Issue: July 2011
July 01, 2011
5 min read

Medical device leaders call for value-driven innovations to improve US global competitiveness

Issue: July 2011
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The Austen BioInnovation Institute in Akron, Ohio introduced a new concept called value-driven engineering — aimed at improving U.S. global competitiveness in biomedical innovation — at a Safe Haven Summit.

Value-driven engineering (VdE) calls for the development of innovative medical devices that keep value-driven principles in mind. At the summit, leaders in the biomedical industry discussed how U.S. medical device entrepreneurs and manufacturers could incorporate VdE principles to increase competitiveness in an increasingly global market. The leaders brainstormed ways to weave together the principles at the core of VdE — assurance of quality, clinical utility, reduced complexity and cost savings — to accomplish this goal.

“Currently, U.S.-based companies lead the roughly $350 billion global device industry. It counts for approximately 40% of the world market for medical devices and instruments,” Frank L. Douglas, MD, PhD, president and chief executive officer of Austen BioInnovation Institute in Akron (ABIA), said during a press conference. “Our mission is clear – the United States must remain competitive in the global biomedical industry for the good of our nation’s economy and overall health.”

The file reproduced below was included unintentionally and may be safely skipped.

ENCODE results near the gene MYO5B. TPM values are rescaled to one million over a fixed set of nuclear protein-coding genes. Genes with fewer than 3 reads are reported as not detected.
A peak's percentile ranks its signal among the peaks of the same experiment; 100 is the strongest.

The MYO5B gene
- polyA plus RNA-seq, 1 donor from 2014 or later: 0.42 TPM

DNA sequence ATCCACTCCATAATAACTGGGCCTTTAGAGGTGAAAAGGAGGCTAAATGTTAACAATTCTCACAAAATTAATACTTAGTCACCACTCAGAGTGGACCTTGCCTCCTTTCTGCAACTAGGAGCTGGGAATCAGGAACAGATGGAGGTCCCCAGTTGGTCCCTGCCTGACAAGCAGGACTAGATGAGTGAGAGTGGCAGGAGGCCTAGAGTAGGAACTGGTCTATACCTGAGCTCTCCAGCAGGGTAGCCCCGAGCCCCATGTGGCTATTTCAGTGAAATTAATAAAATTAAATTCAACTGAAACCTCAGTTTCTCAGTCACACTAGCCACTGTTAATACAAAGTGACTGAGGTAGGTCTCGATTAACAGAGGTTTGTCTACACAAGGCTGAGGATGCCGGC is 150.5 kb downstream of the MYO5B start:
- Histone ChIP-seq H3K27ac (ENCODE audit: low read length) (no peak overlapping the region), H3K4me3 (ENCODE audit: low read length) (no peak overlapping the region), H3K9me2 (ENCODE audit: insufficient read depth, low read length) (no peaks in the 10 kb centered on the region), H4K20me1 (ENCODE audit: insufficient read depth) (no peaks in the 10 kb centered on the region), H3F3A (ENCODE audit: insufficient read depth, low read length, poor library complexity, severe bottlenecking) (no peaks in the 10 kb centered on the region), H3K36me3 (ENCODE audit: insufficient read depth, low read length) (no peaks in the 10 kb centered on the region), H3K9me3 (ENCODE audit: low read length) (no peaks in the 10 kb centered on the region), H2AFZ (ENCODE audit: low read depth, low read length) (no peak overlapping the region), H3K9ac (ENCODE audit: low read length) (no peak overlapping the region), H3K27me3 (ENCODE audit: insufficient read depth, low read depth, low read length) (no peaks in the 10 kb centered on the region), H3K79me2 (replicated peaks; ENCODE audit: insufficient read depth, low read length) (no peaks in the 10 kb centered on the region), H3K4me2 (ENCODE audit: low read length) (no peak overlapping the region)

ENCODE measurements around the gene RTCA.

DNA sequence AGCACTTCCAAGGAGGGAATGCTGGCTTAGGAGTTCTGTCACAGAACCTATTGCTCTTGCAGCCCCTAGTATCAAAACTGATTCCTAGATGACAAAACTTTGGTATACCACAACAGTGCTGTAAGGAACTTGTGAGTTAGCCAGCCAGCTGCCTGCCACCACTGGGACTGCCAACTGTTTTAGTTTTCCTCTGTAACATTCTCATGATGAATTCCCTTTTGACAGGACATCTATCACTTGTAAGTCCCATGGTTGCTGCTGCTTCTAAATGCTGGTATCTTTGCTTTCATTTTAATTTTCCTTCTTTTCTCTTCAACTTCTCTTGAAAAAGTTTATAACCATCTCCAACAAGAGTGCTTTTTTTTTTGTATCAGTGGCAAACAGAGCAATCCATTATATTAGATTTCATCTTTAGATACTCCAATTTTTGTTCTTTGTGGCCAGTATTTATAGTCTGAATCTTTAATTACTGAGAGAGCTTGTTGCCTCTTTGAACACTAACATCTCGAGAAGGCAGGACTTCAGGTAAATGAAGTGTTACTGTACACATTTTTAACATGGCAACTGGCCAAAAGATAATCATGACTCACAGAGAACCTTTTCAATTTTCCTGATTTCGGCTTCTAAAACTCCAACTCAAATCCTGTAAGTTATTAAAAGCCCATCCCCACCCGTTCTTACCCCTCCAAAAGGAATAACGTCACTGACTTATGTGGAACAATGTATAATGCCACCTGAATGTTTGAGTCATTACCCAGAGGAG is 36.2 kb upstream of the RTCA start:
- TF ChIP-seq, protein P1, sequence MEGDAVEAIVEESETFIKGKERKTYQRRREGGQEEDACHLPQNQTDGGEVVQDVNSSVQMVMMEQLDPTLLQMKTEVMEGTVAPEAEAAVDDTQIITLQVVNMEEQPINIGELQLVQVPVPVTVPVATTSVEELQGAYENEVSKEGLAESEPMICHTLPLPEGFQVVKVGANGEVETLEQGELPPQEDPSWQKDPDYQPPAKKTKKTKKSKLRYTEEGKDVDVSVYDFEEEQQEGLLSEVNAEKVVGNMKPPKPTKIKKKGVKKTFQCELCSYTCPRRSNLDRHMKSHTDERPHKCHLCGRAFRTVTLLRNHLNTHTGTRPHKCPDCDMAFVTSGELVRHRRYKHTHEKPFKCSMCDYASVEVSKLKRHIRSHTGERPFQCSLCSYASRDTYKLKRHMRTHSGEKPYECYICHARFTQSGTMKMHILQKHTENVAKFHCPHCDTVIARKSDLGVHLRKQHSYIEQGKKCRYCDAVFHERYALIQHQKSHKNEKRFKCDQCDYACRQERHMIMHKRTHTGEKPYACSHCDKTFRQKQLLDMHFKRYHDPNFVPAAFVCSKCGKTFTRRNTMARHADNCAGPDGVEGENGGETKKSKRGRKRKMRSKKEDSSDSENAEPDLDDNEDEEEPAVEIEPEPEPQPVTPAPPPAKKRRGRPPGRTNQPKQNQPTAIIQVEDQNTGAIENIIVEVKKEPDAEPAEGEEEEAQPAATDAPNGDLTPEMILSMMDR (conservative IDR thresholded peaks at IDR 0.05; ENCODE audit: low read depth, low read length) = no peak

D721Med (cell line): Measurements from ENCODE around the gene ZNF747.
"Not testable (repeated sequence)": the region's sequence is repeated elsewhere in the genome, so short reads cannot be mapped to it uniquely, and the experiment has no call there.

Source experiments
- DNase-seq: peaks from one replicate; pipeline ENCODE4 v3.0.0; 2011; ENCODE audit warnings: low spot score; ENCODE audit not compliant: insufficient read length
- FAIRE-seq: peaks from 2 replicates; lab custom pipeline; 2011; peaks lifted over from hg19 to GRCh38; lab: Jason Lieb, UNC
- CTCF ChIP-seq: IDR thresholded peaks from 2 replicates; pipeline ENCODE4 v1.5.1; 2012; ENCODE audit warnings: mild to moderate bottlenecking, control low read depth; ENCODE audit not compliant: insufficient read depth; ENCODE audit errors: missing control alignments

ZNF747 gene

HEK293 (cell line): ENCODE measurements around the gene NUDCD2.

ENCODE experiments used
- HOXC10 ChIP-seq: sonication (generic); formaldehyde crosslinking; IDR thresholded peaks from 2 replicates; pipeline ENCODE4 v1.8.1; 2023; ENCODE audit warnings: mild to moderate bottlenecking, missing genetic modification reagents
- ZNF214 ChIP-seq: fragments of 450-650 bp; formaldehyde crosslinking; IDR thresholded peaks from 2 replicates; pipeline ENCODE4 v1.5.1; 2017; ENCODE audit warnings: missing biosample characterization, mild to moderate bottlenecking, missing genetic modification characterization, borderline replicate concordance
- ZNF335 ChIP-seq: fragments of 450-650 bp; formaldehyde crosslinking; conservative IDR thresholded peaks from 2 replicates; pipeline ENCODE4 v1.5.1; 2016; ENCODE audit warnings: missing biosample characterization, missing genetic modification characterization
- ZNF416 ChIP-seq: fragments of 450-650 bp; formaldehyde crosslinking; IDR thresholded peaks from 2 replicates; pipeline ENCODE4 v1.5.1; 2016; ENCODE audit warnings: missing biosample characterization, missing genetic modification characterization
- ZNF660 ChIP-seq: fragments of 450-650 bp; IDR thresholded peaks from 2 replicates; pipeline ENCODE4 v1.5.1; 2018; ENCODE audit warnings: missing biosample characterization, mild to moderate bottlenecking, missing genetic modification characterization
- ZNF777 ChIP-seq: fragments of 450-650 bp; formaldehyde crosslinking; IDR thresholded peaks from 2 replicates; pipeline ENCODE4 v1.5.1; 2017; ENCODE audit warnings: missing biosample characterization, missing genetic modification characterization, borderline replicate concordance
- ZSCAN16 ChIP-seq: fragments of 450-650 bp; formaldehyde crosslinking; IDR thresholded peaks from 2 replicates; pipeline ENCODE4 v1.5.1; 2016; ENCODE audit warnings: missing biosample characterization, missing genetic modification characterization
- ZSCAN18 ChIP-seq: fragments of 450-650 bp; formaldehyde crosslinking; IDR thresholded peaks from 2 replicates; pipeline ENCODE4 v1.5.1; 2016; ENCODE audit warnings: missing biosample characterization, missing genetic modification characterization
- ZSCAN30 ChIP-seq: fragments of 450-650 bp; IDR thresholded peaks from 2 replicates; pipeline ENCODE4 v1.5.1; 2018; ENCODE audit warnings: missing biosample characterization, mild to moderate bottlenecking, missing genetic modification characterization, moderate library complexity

Offset health care costs

Increasing health care costs and competition from other world leaders in the biomedical device industry threaten to topple America’s lead in the healthcare industry, sacrificing the quality and slowing the invention of new biomedical devices, according to the speakers at the summit. They noted that countries such as China, India and Brazil have incorporated principles similar to VdE into their biomedical device production to offset increasing costs, while maintaining product quality and encouraging ingenuity.

“We know that companies in China, India, and Brazil are moving to embrace VdE as a driver for new product development and have for many years,” Uday N. Kumar, MD said.